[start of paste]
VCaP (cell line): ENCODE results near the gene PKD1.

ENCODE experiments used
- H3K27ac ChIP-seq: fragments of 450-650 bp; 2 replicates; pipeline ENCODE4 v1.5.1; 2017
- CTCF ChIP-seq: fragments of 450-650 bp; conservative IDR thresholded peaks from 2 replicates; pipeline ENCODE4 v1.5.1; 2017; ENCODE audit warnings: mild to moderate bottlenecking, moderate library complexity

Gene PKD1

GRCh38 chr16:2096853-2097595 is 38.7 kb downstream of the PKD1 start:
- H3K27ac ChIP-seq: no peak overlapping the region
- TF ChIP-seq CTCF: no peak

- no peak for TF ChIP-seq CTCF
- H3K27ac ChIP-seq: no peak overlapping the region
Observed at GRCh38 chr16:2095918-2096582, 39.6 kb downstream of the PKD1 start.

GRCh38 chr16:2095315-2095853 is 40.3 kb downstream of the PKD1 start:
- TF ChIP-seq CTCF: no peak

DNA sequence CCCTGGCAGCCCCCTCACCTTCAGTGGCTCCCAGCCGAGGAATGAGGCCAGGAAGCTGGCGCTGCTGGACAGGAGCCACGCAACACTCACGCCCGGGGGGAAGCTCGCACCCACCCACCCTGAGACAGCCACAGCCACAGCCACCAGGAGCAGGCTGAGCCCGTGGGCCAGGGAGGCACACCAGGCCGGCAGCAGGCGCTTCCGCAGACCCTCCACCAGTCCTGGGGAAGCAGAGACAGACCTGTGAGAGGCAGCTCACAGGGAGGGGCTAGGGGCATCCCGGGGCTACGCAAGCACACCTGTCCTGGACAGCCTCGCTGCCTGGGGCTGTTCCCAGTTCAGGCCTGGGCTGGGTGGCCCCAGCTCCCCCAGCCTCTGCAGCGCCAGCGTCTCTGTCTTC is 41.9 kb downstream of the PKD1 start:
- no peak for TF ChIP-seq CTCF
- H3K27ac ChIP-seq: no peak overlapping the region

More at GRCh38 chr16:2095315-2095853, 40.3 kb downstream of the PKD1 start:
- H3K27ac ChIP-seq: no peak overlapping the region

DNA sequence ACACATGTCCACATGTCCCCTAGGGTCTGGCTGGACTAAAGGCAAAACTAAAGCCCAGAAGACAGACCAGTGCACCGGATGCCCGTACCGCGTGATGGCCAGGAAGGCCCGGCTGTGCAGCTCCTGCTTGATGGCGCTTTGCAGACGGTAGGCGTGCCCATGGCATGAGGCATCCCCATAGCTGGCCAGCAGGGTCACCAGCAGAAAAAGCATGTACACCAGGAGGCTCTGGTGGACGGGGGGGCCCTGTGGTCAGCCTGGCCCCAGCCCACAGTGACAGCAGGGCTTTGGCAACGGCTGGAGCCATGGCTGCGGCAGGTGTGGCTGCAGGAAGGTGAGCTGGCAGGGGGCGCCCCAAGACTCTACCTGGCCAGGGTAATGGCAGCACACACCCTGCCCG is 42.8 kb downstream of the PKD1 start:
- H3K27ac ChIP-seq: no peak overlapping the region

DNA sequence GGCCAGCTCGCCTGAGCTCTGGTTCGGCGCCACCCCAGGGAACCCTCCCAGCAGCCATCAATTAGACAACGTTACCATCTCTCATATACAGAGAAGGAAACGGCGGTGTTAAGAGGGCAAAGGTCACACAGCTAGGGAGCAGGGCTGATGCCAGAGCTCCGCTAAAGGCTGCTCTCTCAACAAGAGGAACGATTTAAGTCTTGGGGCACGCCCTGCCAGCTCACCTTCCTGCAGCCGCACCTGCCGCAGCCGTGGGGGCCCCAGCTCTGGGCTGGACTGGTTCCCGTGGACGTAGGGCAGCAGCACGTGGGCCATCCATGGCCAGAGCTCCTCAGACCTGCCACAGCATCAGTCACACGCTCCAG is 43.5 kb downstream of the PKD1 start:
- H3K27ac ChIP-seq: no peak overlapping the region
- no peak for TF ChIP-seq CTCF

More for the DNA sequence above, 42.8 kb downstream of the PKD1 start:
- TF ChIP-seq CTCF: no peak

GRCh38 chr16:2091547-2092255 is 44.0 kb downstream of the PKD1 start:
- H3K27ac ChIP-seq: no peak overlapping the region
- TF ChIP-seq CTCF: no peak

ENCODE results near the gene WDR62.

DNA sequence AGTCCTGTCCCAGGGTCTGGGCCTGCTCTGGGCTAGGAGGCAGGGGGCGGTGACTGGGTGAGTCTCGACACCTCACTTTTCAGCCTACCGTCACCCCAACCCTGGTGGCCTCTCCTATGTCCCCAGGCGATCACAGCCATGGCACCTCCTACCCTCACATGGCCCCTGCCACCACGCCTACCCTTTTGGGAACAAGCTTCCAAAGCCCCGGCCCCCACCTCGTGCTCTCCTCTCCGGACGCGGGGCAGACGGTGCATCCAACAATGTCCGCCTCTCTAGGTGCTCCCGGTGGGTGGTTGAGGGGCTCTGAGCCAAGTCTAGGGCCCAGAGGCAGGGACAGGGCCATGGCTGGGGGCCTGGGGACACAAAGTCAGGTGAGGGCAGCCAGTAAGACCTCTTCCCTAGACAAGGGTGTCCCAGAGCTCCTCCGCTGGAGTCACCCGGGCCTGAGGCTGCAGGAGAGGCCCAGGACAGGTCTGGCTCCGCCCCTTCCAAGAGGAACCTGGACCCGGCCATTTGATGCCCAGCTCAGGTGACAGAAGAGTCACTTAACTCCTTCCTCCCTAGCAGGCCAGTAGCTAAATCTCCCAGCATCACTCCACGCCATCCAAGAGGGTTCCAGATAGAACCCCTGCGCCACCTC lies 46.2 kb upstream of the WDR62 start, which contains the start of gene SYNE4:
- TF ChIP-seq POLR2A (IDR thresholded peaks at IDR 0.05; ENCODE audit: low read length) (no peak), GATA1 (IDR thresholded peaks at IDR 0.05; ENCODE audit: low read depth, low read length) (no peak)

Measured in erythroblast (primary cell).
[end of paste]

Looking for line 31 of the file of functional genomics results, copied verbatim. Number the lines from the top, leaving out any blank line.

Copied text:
- TF ChIP-seq POLR2A (IDR thresholded peaks at IDR 0.05; ENCODE audit: low read length) (no peak), GATA1 (IDR thresholded peaks at IDR 0.05; ENCODE audit: low read depth, low read length) (no peak)